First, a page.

Quite a while ago, someone emailed me, asking what was a cold climate. I never did answer them, because I thought it was obvious. A cold climate is any climate too cold to grow the plants you really want to grow. If you live in Austin, and you want to grow pineapples outdoors, obviously your climate is too cold. If you live next door to me, and you want to grow crape myrtles; sorry, you live in a cold climate.
When I started this website, I defined a cold climate as USDA Hardiness Zone 4, because it got down to -30F (-34C) in the winter here. No, not the whole winter–three or four days here, a week there–just enough to kill Zone 5 plants. And as I thumbed through catalogs and consulted reference books (this was before there was much on the internet), it seemed to me there was a big dividing line between Zones 4 and 5, that quite a lot more plants could take Zone 5. It was difficult to find good information on cold hardy varieties, and techniques and tricks to help plants survive, and I wanted to collect the information I found in one central location.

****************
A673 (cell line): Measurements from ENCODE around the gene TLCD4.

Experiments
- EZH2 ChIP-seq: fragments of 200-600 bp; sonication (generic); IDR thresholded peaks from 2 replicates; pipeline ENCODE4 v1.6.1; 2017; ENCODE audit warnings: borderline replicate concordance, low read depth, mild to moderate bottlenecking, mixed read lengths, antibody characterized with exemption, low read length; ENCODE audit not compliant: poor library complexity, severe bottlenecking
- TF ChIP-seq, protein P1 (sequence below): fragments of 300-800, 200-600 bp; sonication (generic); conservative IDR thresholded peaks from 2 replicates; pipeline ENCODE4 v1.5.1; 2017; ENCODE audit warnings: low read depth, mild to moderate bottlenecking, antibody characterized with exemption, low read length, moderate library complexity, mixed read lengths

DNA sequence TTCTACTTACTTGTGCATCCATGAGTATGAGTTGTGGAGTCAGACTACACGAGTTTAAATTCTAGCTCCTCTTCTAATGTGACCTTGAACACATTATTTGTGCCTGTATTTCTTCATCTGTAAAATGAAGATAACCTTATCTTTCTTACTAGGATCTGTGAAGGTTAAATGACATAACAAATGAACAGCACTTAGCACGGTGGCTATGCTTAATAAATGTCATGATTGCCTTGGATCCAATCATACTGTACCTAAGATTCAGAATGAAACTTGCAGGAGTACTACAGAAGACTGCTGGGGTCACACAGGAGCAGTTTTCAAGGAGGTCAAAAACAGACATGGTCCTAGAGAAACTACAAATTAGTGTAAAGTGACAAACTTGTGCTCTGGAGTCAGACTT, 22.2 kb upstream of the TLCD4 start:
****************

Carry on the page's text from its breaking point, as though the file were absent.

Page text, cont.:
I’m not such a stickler on my definition anymore, in part because I’ve learned that many factors contribute to a plant’s hardiness, and minimum winter temperature is just one of many things to consider, and also because, heh, I no longer live in a cold climate by my own definition. Yes, the coldest it’s gotten this winter is a balmy -4F(-20C), which is Zone 6! The last time it got colder than -20F(-28.8C) was in 2005, so it’s been warmer than Zone 4 for the last three winters.
Meanwhile, in Iowa (and elsewhere) it’s gotten much colder than typical. Seems to me, in these days of global weirding, we need to learn from each other more than ever. What do you think is worse, unusual cold or unusual heat?